The company's Life Sciences segment was up 17 percent year over year, while its Diagnostics business grew 8 percent.
The firm attributed growth to a diversified geographic footprint and comprehensive offerings based on three key in vitro diagnostics technologies.
Formerly known as SlipChip Corp, the firm has recently won nearly $10 million in funding to hone its approaches to sepsis and CT/NG testing.
Collaborators said that the test is accurate and reliable for the rapid detection of the most common gram-positive bacteria responsible for bloodstream infections.
It is the first of three ePlex molecular multiplex panels for the diagnosis and management of bloodstream infections that can lead to sepsis.
The assay detects a mutation that can confer hearing loss in patients, particularly neonates, who have taken gentamicin, an antibiotic prescribed for certain bacterial infections.
The funding totals up to $5.6 million over five years and will incorporate Talis' proprietary SlipChip technology.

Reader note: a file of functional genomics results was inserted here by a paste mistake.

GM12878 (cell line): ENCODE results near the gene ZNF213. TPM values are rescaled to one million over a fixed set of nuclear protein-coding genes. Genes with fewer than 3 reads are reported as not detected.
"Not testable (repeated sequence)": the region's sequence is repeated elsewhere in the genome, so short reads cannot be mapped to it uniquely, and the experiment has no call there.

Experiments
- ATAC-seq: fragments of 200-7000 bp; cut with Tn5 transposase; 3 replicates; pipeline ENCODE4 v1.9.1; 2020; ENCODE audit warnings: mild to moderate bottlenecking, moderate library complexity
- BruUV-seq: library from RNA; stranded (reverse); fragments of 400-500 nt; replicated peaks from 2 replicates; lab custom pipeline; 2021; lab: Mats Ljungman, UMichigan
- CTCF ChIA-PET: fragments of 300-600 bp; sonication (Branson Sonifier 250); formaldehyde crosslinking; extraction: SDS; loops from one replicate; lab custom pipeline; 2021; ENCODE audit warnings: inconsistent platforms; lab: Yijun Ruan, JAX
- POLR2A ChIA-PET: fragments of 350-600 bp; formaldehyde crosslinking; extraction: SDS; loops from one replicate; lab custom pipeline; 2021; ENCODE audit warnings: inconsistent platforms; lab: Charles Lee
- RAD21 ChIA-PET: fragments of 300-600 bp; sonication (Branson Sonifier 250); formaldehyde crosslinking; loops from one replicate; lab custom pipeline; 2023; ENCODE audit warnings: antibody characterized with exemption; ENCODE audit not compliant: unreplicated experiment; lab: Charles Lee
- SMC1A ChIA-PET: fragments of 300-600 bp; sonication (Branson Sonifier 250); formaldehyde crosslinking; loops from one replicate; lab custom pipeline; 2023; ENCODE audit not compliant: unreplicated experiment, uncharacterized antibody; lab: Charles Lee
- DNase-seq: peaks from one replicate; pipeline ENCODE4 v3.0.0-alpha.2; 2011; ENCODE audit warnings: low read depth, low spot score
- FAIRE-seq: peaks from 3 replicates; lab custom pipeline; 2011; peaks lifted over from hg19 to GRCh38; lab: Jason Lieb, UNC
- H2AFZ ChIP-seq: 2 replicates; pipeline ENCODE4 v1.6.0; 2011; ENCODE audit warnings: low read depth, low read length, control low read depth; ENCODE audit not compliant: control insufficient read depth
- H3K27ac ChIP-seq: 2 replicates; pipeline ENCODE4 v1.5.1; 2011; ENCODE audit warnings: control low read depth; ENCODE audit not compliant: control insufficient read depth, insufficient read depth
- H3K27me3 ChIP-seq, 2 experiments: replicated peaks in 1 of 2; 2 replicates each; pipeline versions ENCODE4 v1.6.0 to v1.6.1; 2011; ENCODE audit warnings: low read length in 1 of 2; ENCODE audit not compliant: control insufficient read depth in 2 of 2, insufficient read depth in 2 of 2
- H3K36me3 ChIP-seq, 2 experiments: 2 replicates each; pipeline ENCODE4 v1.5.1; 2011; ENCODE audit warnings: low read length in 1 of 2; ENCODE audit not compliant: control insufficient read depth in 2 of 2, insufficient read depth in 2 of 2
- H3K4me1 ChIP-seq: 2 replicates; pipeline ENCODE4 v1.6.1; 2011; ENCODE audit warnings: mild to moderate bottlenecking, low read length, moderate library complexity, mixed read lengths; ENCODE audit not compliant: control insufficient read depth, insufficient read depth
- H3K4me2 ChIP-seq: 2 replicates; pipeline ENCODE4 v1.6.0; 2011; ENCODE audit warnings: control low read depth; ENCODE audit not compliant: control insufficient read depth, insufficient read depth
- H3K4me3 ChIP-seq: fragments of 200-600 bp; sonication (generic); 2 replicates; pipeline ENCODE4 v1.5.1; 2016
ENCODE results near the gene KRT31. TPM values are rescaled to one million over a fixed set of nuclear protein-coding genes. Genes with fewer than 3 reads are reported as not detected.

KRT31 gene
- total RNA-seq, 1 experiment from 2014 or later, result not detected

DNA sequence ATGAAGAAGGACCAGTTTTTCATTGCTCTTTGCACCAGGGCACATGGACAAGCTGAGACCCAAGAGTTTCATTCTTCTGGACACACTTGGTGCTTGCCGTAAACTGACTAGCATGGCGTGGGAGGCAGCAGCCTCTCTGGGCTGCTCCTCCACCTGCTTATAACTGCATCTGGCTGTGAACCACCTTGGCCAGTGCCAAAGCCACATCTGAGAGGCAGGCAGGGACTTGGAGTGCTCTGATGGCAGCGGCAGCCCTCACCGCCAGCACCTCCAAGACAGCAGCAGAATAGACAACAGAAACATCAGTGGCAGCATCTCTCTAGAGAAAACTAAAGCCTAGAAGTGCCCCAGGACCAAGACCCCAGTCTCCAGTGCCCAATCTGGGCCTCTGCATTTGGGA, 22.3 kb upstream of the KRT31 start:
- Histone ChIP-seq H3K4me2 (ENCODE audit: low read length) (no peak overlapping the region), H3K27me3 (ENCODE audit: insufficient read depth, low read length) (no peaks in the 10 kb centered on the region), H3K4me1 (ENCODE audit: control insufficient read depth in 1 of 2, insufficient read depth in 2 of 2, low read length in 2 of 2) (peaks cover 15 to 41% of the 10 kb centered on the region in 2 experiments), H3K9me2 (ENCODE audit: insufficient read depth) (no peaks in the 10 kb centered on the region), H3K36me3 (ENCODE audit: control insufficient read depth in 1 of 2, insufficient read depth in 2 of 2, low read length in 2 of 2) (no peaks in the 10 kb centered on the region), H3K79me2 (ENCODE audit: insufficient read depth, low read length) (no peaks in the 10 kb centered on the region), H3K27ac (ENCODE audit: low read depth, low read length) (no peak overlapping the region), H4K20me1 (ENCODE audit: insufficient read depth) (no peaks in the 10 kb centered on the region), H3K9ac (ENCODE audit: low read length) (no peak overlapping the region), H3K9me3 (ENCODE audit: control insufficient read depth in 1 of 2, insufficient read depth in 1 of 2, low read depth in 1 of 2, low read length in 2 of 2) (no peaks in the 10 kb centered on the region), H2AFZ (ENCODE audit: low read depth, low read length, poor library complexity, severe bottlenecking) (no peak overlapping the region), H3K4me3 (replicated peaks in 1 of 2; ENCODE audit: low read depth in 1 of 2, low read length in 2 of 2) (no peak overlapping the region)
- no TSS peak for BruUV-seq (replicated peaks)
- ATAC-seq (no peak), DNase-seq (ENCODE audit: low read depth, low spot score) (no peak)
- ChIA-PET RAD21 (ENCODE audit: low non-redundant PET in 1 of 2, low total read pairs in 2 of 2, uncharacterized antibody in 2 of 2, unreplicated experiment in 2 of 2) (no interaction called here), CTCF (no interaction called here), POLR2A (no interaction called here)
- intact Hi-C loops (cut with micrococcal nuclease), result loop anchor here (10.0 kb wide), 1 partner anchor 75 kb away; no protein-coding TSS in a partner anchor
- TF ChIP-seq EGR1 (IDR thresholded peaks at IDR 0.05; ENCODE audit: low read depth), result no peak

The new funding from Business Finland comes on the heels of a successful financing round announced last week.
The blood-based test could eventually become a rapid point-of-care diagnostic in the ICU, with startup Microbiome as a commercial vehicle.
The study identified one genetic and three protein-based biomarkers associated with outcome in Pseudomonas bloodstream infections.
Sometimes genetic tests give inconclusive results and provide little reassurance to patients, the Associated Press reports.
Vox wonders whether gene-editing crops will be viewed similarly as genetically modified organisms of if people will give them a try.
In Science this week: research regulation and reporting requirement reform, and more.
With H3Africa, Charles Rotimi has been working to bolster the representation of African participants and African researchers in genomics, Newsweek reports.